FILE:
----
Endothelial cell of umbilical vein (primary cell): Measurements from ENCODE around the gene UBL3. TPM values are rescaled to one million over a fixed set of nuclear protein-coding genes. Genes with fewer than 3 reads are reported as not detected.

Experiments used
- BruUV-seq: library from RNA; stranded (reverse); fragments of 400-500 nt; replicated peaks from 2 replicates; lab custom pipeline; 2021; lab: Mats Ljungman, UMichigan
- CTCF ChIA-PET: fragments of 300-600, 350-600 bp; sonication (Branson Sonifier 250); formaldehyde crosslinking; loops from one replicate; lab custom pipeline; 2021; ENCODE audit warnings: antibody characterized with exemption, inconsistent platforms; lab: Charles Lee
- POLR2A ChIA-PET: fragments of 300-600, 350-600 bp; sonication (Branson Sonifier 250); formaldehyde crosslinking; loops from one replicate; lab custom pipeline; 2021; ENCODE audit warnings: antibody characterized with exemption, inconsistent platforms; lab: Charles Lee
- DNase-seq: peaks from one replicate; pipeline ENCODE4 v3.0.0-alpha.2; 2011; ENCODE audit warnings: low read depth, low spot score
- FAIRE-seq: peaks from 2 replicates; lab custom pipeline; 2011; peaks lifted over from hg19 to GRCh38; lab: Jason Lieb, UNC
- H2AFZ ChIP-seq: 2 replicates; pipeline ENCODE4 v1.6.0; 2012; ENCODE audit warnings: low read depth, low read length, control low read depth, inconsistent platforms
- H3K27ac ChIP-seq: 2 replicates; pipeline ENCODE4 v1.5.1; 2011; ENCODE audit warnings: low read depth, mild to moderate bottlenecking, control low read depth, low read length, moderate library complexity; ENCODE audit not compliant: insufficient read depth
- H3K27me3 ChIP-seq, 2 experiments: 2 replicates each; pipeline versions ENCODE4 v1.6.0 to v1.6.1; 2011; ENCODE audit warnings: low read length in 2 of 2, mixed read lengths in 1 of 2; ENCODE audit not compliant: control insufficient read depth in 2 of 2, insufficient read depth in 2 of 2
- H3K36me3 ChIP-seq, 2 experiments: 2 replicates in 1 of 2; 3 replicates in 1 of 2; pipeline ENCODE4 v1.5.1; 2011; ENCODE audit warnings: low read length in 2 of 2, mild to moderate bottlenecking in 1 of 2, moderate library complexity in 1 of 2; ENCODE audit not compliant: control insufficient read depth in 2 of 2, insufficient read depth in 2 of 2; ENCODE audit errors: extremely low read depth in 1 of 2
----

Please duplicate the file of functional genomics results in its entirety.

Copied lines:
Endothelial cell of umbilical vein (primary cell): Measurements from ENCODE around the gene UBL3. TPM values are rescaled to one million over a fixed set of nuclear protein-coding genes. Genes with fewer than 3 reads are reported as not detected.

Experiments used
- BruUV-seq: library from RNA; stranded (reverse); fragments of 400-500 nt; replicated peaks from 2 replicates; lab custom pipeline; 2021; lab: Mats Ljungman, UMichigan
- CTCF ChIA-PET: fragments of 300-600, 350-600 bp; sonication (Branson Sonifier 250); formaldehyde crosslinking; loops from one replicate; lab custom pipeline; 2021; ENCODE audit warnings: antibody characterized with exemption, inconsistent platforms; lab: Charles Lee
- POLR2A ChIA-PET: fragments of 300-600, 350-600 bp; sonication (Branson Sonifier 250); formaldehyde crosslinking; loops from one replicate; lab custom pipeline; 2021; ENCODE audit warnings: antibody characterized with exemption, inconsistent platforms; lab: Charles Lee
- DNase-seq: peaks from one replicate; pipeline ENCODE4 v3.0.0-alpha.2; 2011; ENCODE audit warnings: low read depth, low spot score
- FAIRE-seq: peaks from 2 replicates; lab custom pipeline; 2011; peaks lifted over from hg19 to GRCh38; lab: Jason Lieb, UNC
- H2AFZ ChIP-seq: 2 replicates; pipeline ENCODE4 v1.6.0; 2012; ENCODE audit warnings: low read depth, low read length, control low read depth, inconsistent platforms
- H3K27ac ChIP-seq: 2 replicates; pipeline ENCODE4 v1.5.1; 2011; ENCODE audit warnings: low read depth, mild to moderate bottlenecking, control low read depth, low read length, moderate library complexity; ENCODE audit not compliant: insufficient read depth
- H3K27me3 ChIP-seq, 2 experiments: 2 replicates each; pipeline versions ENCODE4 v1.6.0 to v1.6.1; 2011; ENCODE audit warnings: low read length in 2 of 2, mixed read lengths in 1 of 2; ENCODE audit not compliant: control insufficient read depth in 2 of 2, insufficient read depth in 2 of 2
- H3K36me3 ChIP-seq, 2 experiments: 2 replicates in 1 of 2; 3 replicates in 1 of 2; pipeline ENCODE4 v1.5.1; 2011; ENCODE audit warnings: low read length in 2 of 2, mild to moderate bottlenecking in 1 of 2, moderate library complexity in 1 of 2; ENCODE audit not compliant: control insufficient read depth in 2 of 2, insufficient read depth in 2 of 2; ENCODE audit errors: extremely low read depth in 1 of 2